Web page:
The 330 or so years of Plantagenet rule is my absolute favourite period of history. The dynasty ruled for longer than any other house and transformed England in many ways. Warrior kings and queens, the Crusades, Magna Carta, the Hundred Years War, and the Wars of the Roses all contributed to laying the foundations of modern day Britain and, to some extent, France. So when the opportunity came to review The White Cross, I signed up straight away.
The White Cross
Blurb: Set in the late twelfth century at the time of King Richard I’s crusade to win back Jerusalem from the Saracens, The White Cross deals with timeless issues. The moralities of warfare and fundamental religion, the abuse of power, the heights of martial fervour and the depths of disillusionment. The writing captures the sights and sounds, the very smells of medieval life. At the novel’s heart is the relationship between Garon and Elise – the story of an arranged marriage which rapidly develops into something deeper. A young husband’s strongly held beliefs are challenged and set him on a long and painful journey to self-realisation. And a woman’s spirit is broken and restored as she battles for recognition and for justice in a brutal man’s world.
About the author: A cousin of the poet, John Masefield, Richard has worked in a variety of spheres – as an actor and an adman, as a care manager and teacher at a school for disabled children, and for many years as a livestock farmer. But always he has returned to writing. He is a regular speaker at literary and reading group meetings. He lives in Tenterden in Kent with his wife, Lee.
You’ll probably remember Richard I from school as Richard the Lionheart. A nickname acquired because he spent the majority of his reign fighting overseas during an era when chivalry and knightly prowess were very much in vogue. Whether that made him a good man and king is highly debatable and this underpins Garon’s journey of self-discovery in the book.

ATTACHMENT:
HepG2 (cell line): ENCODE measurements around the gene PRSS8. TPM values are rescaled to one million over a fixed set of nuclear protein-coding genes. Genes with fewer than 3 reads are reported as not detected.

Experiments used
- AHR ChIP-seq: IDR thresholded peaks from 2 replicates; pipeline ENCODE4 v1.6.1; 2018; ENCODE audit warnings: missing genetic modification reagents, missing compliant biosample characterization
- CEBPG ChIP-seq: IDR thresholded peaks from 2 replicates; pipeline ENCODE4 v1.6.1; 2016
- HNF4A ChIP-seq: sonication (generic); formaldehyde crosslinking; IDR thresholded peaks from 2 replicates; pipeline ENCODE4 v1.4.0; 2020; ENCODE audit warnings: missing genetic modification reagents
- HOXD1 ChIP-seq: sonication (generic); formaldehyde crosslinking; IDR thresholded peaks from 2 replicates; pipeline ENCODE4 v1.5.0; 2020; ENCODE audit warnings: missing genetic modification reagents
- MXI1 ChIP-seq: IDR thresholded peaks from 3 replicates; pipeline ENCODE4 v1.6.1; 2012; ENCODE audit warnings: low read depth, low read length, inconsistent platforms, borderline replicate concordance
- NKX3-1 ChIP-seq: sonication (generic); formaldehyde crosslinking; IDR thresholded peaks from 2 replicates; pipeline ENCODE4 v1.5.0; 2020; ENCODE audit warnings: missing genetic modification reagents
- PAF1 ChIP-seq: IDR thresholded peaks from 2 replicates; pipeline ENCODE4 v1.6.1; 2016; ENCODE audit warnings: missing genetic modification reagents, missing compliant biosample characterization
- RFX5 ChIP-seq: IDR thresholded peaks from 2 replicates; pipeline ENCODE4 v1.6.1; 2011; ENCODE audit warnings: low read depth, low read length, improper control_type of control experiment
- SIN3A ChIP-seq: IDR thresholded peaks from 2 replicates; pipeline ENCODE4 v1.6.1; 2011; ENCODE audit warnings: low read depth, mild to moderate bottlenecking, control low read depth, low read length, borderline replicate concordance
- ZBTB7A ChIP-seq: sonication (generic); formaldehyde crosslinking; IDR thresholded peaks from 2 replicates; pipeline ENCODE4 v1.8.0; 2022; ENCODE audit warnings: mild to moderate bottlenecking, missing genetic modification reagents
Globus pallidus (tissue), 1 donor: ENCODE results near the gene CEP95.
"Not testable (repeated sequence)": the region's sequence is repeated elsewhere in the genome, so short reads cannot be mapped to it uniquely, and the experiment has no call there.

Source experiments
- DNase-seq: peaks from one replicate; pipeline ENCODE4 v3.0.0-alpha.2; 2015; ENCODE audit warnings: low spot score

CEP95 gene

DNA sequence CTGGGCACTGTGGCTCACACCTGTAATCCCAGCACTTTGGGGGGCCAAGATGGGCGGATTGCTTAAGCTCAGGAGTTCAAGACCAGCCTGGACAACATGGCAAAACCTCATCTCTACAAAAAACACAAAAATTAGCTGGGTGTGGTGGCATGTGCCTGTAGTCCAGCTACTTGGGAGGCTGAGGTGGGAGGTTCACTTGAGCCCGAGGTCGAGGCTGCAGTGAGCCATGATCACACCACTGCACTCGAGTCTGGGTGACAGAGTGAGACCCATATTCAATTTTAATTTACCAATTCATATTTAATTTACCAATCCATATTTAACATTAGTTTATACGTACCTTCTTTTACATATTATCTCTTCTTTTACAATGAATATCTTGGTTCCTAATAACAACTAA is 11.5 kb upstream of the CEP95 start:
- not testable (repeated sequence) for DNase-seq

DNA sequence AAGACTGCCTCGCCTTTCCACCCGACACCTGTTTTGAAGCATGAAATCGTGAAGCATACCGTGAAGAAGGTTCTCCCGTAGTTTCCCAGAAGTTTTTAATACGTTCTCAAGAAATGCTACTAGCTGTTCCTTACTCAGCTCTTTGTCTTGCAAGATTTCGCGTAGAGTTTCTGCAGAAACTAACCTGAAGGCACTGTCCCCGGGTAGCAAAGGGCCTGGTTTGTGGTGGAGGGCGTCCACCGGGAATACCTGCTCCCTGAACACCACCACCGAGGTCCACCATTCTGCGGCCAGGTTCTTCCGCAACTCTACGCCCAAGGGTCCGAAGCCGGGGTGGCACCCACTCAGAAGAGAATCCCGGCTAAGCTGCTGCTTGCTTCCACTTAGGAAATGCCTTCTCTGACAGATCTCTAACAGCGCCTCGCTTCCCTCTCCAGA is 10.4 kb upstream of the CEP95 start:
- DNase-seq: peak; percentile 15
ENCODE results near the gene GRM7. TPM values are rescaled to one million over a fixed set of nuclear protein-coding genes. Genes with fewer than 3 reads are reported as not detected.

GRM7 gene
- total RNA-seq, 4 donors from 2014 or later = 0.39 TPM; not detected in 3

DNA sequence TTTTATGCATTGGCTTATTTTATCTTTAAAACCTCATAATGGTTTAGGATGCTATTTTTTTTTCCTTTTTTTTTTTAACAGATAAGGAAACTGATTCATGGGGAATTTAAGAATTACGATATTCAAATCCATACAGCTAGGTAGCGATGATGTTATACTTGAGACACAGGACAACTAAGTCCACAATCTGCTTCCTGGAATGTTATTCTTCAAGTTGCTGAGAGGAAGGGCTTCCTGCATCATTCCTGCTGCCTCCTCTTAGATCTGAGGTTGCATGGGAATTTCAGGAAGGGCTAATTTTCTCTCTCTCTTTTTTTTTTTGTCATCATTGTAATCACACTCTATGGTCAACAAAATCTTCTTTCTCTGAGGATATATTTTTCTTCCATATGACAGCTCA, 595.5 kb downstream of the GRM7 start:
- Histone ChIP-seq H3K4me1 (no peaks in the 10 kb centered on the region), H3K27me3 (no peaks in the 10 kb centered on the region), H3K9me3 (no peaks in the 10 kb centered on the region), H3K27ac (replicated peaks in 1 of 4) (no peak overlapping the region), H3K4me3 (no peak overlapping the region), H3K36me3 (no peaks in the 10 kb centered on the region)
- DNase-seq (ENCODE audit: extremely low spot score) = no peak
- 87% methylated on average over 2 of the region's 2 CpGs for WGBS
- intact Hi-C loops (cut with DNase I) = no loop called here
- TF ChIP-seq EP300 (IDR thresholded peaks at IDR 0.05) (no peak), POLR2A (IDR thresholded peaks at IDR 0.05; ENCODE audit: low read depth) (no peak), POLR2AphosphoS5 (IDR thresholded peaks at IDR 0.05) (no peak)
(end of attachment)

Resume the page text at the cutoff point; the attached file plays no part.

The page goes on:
Garon starts out as a naive idealist, eager to do what he thinks is expected of him. But his experiences on Richard’s crusade, and the dawning realisation that his king is very far from the idol he supposed, force him to grow up fast, at times quite painfully.
Visceral descriptions of battles with all their blood, sweat and gore were excellent, although not an easy read. And the infamous massacre of 2,700 Muslim prisoners by Richard’s forces was heartbreakingly well written too. Saladin, the Saracen leader, appears to be a thoughtful, cultured, and intelligent man in comparison with the untrustworthy and vainglorious English king.
At a time when women were viewed as chattels and property, it was also interesting to find some strong female characters like Elise, Countess Isabel, and Khadija in particular.
And, without wanting to give away any spoilers, I loved the Sortilegus chapter. The author makes his views plain for those readers who might not have realised what’s going on with the three different fonts in the book (!)
Would I recommend it?
I must state that I haven’t read the book thoroughly because the publisher only sent out my copy very recently (it arrived just over a week ago). But from what I’ve read so far, I would say it’s a brilliant take on period of history that you may think you know already. A few rather syrupy love scenes aside, the central themes are still as relevant today as they were in medieval times.
Wars of religion are still being waged in what’s now the Middle East and across Europe, albeit with foot soldiers rather than huge armies. Many atrocities are committed daily by those hungry for power in one form or another. And many of us are on journeys to find out who we really are too.
While it’s possible that humans as a species may never change, I did appreciate what Garon comes to realise in the end. So I’ll leave the last words to him: “I’ve learned that life’s a gift we mustn’t squander.”
Many thanks to Love Books Group Tours for organising a copy of The White Cross for me to review. And don’t forget to check out what my fellow Blog Tour reviewers thought of the book too – see below:
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